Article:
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Fans want more races, more teams

Alan Baldwin | July 08, 2005 14:15 IST

Formula One fans want more races with more teams and more overtaking, according to the findings of a survey released by the sport's governing body on Thursday.

The International Automobile Federation/AMD survey, based on responses from 93,000 contributors in 180 countries, found that 84 percent wanted 18 or more races a year.

Some 28 percent wanted at least 21 races and 53 percent "strongly disagreed" that there were too many rounds in the championship at present.

The figures were a clear contrast to the views of overstretched Formula One teams who want to slim down this year's unprecedented 19-event calendar. The draft list for 2006 has 20 dates on it.

The survey said 94 percent of fans wanted more overtaking and 69 percent called for more teams than the 10 at present.

The FIA has said that it will take the fans' views into account in drawing up the sport's future regulations.

"Fans from all over the world agree that the most important challenge to F1 in the next five years is to maintain competitive racing," said FIA president Max Mosley.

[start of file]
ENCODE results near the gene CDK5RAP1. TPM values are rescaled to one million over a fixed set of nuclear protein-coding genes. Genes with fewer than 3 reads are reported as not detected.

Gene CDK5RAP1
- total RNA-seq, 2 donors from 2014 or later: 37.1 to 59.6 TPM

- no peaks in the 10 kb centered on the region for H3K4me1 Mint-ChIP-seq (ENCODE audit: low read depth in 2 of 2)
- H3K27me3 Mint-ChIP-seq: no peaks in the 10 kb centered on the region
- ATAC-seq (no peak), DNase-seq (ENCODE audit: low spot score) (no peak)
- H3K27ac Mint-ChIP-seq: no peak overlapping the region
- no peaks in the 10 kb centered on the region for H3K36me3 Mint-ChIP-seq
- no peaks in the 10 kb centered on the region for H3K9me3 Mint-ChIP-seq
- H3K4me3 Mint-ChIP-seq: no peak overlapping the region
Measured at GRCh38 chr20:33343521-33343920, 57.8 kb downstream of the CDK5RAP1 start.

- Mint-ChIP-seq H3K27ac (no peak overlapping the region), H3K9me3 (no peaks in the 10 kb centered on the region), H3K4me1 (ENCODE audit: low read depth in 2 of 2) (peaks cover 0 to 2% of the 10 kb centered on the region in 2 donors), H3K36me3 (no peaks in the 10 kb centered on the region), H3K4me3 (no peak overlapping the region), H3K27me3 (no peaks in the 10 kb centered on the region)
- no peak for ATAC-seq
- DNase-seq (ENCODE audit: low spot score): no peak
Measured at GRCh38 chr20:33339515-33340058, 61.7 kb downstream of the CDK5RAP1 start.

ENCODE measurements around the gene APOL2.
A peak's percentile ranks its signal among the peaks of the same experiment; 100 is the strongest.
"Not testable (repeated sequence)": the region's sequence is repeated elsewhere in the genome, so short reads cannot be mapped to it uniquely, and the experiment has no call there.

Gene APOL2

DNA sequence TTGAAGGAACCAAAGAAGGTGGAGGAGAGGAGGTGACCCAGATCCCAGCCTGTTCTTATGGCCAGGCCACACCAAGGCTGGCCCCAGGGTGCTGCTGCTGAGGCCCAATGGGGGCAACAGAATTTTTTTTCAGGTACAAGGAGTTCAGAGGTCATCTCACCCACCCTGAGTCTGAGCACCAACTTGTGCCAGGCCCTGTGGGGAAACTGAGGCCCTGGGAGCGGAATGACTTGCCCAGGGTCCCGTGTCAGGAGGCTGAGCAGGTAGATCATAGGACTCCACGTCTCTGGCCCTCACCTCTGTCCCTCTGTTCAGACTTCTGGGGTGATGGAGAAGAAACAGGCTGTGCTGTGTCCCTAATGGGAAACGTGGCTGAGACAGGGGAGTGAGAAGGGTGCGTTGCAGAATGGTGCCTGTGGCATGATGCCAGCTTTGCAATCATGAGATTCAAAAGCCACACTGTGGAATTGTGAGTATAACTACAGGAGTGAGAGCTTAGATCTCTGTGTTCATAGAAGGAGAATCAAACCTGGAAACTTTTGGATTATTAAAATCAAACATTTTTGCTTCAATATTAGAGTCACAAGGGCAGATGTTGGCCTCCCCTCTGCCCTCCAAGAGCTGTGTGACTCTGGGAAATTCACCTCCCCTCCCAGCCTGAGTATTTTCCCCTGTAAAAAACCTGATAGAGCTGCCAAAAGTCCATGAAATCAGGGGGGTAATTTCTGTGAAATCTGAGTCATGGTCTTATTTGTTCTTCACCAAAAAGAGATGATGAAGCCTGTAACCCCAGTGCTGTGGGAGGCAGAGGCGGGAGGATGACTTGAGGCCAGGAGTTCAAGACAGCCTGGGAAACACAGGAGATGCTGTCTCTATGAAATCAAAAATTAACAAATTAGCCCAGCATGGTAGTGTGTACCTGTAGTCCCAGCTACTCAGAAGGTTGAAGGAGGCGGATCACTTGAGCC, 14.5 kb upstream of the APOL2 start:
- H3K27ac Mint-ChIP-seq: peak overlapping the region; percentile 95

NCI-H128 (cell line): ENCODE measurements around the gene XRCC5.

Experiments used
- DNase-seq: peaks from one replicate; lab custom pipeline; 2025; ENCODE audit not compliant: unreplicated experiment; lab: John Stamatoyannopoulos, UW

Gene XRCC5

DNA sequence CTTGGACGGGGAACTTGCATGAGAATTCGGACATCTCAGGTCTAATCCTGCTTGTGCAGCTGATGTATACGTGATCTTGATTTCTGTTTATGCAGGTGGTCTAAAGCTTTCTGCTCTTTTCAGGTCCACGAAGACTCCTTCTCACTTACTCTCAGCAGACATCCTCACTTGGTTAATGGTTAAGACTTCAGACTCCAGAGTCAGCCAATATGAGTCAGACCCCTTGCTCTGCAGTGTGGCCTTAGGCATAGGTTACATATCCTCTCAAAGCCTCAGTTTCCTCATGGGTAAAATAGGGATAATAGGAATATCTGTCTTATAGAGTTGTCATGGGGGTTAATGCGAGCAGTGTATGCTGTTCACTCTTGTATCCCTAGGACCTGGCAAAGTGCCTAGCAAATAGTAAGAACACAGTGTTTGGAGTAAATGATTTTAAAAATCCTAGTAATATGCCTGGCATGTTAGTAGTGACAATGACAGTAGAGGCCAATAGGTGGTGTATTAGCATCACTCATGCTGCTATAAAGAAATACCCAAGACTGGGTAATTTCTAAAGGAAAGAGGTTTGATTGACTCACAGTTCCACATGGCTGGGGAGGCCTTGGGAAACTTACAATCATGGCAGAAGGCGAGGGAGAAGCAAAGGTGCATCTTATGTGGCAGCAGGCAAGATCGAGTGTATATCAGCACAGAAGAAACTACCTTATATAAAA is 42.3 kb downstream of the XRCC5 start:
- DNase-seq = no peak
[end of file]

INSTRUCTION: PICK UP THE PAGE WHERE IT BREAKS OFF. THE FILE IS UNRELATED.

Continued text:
"Many want to place more emphasis on driver skill and less on driver aids.

"It is also clear that the majority of fans are unhappy with the current qualifying system."

QUALIFYING PROBLEM

The single-lap qualifying has been a running sore in Formula One's side since the rules were changed with the aim of making the sport cheaper and more exciting.

This season started with two separate sessions, one on Saturday and the other on Sunday, with the starting grid decided on aggregate times.

That system was abandoned after six races. Around 70 percent of fans in the survey hanker for the old system of allowing drivers a specified number of flying laps in an hour-long session.

The survey threw up some contradictions, with fans preferring the older, traditional European venues while also demanding more races in 'new' countries.

The most popular circuits were Monaco and Spa in Belgium, with 55 and 53 percent of fans saying their interest would decrease if those circuits were removed.

Silverstone, home of the British Grand Prix and host of the first round of the championship in 1950, was third with a 49 percent rating ahead of Monza (43) and Suzuka (38).

The least popular venues, this year's debutant Turkey excepted, were the new circuits of Shanghai (14 percent) and Bahrain (15). Hungary rated 17 with Sepang in Malaysia 18.

At the same time, 69 percent of respondents said the sport should travel to more countries with most declaring that new circuits had increased their interest.

The FIA said the majority of those contributing to the survey had been following Formula One for at least six years. It said only 15 percent thought Formula One incorporated the right balance of technology over driver skill.


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